Friday, December 2, 2022

£2 million care costs scrutinised by Audit Committee

By Myles Cook

During the Audit Committee meeting at the Civic Offices last night, the issue of the report into the cost of care proceedings, which amounts to approximately £2 million, was discussed.

Questions raised about the apparent wastage of money due to, amongst other things, incomplete or missing paperwork were answered with explanations of the need for speed in emergency cases meaning staff were unable to cope with the bureaucracy in order to protect the interests of the child or children involved.

Vice Chair, cllr Martin Healy, pointed out that the report talked of lawyers “tripping over each other” and asked why this was the case. The reply was the surprising admission of high staff turnover.

Chair of the committee, cllr Tunde Ojetola, also posed questions about the apparent overspend regarding care proceeding cases. The response given was that the overspend was due to an increase in the need for the service, a picture reflected nationally and particularly in southeast England.

The high cost of cases in the period 2010/11, a massive £613,014 spent on just 28 cases, was put down to the complexity of the cases that year including the increased need for expert witnesses which drove up costs.

Discussion was had around the necessity for portfolio holders to be made aware of the contents of reports, such as the one presented, as they are the people who would ‘carry the can’ should anything go wrong.

The committee was informed that the portfolio holder was indeed in full possession of the contents and recommendations. Cllr Diana Hale, however, wondered why the portfolio holder was not on the distribution list for the report and was told that it was not actually standard procedure.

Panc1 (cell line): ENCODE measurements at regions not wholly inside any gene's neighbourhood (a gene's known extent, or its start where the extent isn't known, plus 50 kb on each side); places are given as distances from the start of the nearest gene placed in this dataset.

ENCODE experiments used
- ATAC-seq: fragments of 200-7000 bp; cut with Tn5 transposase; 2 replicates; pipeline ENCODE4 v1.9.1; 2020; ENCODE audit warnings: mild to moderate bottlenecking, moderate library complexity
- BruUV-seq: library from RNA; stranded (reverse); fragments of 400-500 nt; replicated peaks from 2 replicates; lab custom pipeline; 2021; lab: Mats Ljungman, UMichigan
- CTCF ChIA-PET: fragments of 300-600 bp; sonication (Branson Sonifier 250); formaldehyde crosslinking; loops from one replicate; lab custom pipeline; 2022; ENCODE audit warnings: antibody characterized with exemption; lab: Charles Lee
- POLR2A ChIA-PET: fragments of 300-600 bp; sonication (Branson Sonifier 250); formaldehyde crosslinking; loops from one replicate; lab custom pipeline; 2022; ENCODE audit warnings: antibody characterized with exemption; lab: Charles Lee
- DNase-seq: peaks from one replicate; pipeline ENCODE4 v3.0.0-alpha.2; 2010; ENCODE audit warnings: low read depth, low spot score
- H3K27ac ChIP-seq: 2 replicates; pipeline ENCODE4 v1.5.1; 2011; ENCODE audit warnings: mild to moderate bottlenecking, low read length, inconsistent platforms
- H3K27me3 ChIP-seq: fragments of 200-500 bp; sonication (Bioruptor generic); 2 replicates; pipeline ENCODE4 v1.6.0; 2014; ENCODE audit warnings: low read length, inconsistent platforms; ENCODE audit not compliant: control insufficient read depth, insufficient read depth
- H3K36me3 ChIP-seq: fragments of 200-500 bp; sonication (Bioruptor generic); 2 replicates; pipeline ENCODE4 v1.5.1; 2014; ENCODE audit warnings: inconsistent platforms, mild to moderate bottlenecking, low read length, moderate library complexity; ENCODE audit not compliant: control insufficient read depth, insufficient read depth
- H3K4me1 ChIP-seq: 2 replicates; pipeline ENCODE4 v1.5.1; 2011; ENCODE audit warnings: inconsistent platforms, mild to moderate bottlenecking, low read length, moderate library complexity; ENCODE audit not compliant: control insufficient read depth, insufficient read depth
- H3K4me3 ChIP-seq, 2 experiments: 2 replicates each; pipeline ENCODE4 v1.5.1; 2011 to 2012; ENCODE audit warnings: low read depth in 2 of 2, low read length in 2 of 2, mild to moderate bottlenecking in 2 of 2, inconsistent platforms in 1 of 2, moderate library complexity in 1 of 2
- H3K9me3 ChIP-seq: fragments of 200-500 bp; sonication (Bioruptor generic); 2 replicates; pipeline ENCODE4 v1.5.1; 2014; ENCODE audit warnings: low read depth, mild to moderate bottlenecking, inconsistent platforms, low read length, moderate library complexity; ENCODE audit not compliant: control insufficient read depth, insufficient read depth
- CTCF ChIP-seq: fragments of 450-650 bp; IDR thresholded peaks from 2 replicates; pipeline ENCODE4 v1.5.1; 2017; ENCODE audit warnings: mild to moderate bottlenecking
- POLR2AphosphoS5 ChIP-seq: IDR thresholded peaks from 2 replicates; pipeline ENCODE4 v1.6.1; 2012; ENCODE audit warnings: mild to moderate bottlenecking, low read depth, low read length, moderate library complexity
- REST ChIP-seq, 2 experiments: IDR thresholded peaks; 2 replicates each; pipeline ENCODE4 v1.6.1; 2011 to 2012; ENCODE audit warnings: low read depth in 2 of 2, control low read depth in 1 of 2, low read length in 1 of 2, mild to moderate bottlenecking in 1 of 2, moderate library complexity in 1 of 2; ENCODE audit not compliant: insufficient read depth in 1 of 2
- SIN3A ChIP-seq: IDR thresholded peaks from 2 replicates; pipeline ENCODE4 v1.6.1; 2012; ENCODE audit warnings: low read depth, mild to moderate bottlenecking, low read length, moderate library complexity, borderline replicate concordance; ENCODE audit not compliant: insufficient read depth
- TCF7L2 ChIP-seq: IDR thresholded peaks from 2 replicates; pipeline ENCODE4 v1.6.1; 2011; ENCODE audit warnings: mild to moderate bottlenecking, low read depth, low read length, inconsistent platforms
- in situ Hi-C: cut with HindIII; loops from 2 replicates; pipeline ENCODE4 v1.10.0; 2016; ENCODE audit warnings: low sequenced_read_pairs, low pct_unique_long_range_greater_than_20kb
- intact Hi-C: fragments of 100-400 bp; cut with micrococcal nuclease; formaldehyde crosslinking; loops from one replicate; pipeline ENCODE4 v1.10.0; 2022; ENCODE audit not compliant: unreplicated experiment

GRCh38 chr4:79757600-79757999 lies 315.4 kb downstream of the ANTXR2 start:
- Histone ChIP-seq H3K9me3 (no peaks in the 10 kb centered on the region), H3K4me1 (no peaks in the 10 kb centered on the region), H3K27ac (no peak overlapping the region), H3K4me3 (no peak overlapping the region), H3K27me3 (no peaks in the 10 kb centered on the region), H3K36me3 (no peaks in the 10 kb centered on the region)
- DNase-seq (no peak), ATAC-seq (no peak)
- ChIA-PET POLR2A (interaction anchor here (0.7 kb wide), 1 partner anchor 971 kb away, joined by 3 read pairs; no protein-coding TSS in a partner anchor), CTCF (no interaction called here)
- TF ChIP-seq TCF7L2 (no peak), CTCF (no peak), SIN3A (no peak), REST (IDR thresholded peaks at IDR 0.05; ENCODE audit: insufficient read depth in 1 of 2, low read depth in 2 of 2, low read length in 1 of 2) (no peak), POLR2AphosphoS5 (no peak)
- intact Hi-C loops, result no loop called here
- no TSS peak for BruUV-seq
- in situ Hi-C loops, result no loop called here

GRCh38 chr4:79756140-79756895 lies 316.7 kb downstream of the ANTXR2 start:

Cllr Terence Hipsey commented that he would have liked to have seen a paragraph from the portfolio holder included with the report.

2 COMMENTS

  1. Remind me which Government decided to introduce an increase in court fees for local authorities starting care proceedings in the courts on behalf of vulnerable children – from £150 to £4,825?

    A large chunk of this expenditure is down to the massive hike in court fees.

  2. From the tone of your comment, I assume it would be Labour who introduced the fees. That may very well be true and is obviously deplorable; however, the costs of the care proceedings in question were increased by human errors brought about by a lack of time and the increased need for the service that is reflected at national level. I wonder which Government is responsible for that increase in the need for care proceeding cases?

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